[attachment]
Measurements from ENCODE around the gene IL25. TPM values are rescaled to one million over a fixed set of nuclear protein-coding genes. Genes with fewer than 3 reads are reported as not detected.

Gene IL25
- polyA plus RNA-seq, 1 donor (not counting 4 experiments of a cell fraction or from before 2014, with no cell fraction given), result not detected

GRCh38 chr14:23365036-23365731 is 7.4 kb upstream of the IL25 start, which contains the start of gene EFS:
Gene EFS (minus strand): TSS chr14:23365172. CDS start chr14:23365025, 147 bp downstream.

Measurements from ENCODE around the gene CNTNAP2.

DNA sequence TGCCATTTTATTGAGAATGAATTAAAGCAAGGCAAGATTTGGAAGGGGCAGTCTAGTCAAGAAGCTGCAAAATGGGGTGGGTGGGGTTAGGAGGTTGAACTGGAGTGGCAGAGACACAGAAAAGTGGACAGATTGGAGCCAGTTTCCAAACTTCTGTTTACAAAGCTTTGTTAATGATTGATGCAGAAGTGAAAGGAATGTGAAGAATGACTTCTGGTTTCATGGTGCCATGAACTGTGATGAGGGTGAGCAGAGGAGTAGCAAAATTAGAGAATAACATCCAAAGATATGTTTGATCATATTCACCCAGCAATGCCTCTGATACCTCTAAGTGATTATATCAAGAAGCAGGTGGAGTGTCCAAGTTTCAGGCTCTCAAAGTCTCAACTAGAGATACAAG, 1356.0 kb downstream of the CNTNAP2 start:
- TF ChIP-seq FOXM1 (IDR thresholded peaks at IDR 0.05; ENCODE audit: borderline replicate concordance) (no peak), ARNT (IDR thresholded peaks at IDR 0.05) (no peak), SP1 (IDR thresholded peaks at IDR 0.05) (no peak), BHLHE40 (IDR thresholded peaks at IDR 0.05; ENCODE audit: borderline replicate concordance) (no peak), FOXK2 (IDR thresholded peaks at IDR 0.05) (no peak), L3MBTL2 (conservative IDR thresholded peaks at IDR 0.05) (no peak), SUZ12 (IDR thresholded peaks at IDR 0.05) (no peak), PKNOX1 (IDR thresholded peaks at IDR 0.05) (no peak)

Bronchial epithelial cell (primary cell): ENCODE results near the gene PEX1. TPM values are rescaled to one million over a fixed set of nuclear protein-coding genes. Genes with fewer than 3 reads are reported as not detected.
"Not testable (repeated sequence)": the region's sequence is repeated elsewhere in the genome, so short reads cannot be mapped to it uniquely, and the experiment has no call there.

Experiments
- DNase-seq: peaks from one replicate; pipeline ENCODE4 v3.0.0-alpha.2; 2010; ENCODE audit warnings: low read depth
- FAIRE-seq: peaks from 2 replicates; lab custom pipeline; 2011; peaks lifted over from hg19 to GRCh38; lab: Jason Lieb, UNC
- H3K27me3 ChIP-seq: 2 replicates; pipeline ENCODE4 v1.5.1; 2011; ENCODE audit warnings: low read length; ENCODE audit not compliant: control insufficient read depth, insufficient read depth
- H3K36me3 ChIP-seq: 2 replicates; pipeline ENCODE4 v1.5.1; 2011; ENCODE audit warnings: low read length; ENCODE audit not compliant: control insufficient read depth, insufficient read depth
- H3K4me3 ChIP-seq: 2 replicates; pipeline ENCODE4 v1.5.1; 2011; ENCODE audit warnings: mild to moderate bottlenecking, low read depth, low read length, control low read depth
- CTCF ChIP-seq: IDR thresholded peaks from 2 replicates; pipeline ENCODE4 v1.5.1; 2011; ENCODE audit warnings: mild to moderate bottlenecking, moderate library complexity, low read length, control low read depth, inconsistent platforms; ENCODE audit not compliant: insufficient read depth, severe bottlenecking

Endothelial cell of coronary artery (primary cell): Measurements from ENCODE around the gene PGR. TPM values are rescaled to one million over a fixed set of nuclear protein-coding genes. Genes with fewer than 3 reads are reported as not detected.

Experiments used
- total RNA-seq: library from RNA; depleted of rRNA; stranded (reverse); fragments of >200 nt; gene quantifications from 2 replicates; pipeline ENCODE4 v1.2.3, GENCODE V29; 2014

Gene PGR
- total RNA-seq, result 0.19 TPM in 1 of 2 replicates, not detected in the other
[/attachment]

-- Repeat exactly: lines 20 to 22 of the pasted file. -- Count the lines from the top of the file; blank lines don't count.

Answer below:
- total RNA-seq: library from RNA; depleted of rRNA; stranded (reverse); fragments of >200 nt; gene quantifications from 2 replicates; pipeline ENCODE4 v1.2.3, GENCODE V29; 2014

Gene PGR
- total RNA-seq, result 0.19 TPM in 1 of 2 replicates, not detected in the other